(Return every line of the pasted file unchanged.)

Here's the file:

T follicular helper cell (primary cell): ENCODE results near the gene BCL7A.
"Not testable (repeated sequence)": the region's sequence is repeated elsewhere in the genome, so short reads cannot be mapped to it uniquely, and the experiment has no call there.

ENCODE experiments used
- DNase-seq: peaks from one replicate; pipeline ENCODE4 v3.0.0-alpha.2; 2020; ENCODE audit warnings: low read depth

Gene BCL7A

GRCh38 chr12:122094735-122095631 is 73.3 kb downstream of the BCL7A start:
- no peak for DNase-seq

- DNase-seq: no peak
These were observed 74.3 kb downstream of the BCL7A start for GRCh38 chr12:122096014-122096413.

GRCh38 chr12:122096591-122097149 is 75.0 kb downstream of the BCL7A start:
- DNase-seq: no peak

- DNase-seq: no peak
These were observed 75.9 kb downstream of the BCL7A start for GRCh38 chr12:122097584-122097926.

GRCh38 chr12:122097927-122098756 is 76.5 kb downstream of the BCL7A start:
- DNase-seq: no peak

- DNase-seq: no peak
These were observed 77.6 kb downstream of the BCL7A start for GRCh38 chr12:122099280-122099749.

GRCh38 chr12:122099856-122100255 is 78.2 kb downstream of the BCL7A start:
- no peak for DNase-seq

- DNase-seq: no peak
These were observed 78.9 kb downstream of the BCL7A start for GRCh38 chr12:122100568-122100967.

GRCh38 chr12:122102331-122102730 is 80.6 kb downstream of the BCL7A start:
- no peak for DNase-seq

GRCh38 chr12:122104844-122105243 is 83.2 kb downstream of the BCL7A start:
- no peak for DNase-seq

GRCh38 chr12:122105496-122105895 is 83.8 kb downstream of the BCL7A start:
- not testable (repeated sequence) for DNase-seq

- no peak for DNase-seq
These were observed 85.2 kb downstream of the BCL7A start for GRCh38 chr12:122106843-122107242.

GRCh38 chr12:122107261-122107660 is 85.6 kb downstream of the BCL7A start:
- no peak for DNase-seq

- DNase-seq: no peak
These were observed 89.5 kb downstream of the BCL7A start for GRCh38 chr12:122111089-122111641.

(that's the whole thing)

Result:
T follicular helper cell (primary cell): ENCODE results near the gene BCL7A.
"Not testable (repeated sequence)": the region's sequence is repeated elsewhere in the genome, so short reads cannot be mapped to it uniquely, and the experiment has no call there.

ENCODE experiments used
- DNase-seq: peaks from one replicate; pipeline ENCODE4 v3.0.0-alpha.2; 2020; ENCODE audit warnings: low read depth

Gene BCL7A

GRCh38 chr12:122094735-122095631 is 73.3 kb downstream of the BCL7A start:
- no peak for DNase-seq

- DNase-seq: no peak
These were observed 74.3 kb downstream of the BCL7A start for GRCh38 chr12:122096014-122096413.

GRCh38 chr12:122096591-122097149 is 75.0 kb downstream of the BCL7A start:
- DNase-seq: no peak

- DNase-seq: no peak
These were observed 75.9 kb downstream of the BCL7A start for GRCh38 chr12:122097584-122097926.

GRCh38 chr12:122097927-122098756 is 76.5 kb downstream of the BCL7A start:
- DNase-seq: no peak

- DNase-seq: no peak
These were observed 77.6 kb downstream of the BCL7A start for GRCh38 chr12:122099280-122099749.

GRCh38 chr12:122099856-122100255 is 78.2 kb downstream of the BCL7A start:
- no peak for DNase-seq

- DNase-seq: no peak
These were observed 78.9 kb downstream of the BCL7A start for GRCh38 chr12:122100568-122100967.

GRCh38 chr12:122102331-122102730 is 80.6 kb downstream of the BCL7A start:
- no peak for DNase-seq

GRCh38 chr12:122104844-122105243 is 83.2 kb downstream of the BCL7A start:
- no peak for DNase-seq

GRCh38 chr12:122105496-122105895 is 83.8 kb downstream of the BCL7A start:
- not testable (repeated sequence) for DNase-seq

- no peak for DNase-seq
These were observed 85.2 kb downstream of the BCL7A start for GRCh38 chr12:122106843-122107242.

GRCh38 chr12:122107261-122107660 is 85.6 kb downstream of the BCL7A start:
- no peak for DNase-seq

- DNase-seq: no peak
These were observed 89.5 kb downstream of the BCL7A start for GRCh38 chr12:122111089-122111641.